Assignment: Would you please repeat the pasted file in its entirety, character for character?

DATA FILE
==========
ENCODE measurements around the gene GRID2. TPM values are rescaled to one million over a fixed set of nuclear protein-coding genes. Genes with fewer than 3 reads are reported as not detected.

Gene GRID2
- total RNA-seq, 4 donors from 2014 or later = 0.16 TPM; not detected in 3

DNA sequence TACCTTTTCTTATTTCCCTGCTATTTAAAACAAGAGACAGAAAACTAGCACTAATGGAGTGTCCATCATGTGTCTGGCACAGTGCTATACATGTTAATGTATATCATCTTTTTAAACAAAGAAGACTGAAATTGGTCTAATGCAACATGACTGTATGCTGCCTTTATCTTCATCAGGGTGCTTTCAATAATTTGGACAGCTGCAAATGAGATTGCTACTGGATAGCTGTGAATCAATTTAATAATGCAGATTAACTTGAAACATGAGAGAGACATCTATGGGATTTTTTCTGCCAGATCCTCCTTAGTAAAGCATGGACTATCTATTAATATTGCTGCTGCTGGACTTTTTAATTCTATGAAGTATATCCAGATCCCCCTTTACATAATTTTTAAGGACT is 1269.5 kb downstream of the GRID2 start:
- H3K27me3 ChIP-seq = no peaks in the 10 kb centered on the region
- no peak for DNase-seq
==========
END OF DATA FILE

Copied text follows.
ENCODE measurements around the gene GRID2. TPM values are rescaled to one million over a fixed set of nuclear protein-coding genes. Genes with fewer than 3 reads are reported as not detected.

Gene GRID2
- total RNA-seq, 4 donors from 2014 or later = 0.16 TPM; not detected in 3

DNA sequence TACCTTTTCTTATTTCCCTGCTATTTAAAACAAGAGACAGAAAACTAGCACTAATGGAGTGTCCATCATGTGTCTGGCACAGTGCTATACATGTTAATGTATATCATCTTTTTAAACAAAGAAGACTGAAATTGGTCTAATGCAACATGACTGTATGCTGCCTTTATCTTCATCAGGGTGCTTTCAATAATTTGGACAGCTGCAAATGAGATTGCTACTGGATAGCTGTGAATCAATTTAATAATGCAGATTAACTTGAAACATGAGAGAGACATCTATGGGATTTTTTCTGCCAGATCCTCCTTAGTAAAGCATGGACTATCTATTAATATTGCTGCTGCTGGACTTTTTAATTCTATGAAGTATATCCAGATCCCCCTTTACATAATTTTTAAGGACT is 1269.5 kb downstream of the GRID2 start:
- H3K27me3 ChIP-seq = no peaks in the 10 kb centered on the region
- no peak for DNase-seq